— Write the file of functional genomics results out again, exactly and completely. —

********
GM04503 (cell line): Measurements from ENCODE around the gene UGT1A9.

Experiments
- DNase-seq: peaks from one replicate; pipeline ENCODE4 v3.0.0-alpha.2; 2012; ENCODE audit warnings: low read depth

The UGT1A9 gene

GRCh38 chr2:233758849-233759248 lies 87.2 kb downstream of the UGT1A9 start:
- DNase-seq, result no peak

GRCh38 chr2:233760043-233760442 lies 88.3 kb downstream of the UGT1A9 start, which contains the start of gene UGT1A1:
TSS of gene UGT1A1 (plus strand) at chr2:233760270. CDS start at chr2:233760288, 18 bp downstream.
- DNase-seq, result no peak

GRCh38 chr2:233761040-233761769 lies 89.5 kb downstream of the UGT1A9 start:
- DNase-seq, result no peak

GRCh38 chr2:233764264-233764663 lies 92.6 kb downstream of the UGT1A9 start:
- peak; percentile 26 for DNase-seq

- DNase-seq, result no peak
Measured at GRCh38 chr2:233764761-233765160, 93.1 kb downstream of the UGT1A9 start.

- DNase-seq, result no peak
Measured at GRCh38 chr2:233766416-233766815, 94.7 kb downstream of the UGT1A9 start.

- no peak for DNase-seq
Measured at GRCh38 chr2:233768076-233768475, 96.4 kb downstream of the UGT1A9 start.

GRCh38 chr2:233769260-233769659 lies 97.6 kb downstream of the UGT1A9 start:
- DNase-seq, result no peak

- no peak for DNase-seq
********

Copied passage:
GM04503 (cell line): Measurements from ENCODE around the gene UGT1A9.

Experiments
- DNase-seq: peaks from one replicate; pipeline ENCODE4 v3.0.0-alpha.2; 2012; ENCODE audit warnings: low read depth

The UGT1A9 gene

GRCh38 chr2:233758849-233759248 lies 87.2 kb downstream of the UGT1A9 start:
- DNase-seq, result no peak

GRCh38 chr2:233760043-233760442 lies 88.3 kb downstream of the UGT1A9 start, which contains the start of gene UGT1A1:
TSS of gene UGT1A1 (plus strand) at chr2:233760270. CDS start at chr2:233760288, 18 bp downstream.
- DNase-seq, result no peak

GRCh38 chr2:233761040-233761769 lies 89.5 kb downstream of the UGT1A9 start:
- DNase-seq, result no peak

GRCh38 chr2:233764264-233764663 lies 92.6 kb downstream of the UGT1A9 start:
- peak; percentile 26 for DNase-seq

- DNase-seq, result no peak
Measured at GRCh38 chr2:233764761-233765160, 93.1 kb downstream of the UGT1A9 start.

- DNase-seq, result no peak
Measured at GRCh38 chr2:233766416-233766815, 94.7 kb downstream of the UGT1A9 start.

- no peak for DNase-seq
Measured at GRCh38 chr2:233768076-233768475, 96.4 kb downstream of the UGT1A9 start.

GRCh38 chr2:233769260-233769659 lies 97.6 kb downstream of the UGT1A9 start:
- DNase-seq, result no peak

- no peak for DNase-seq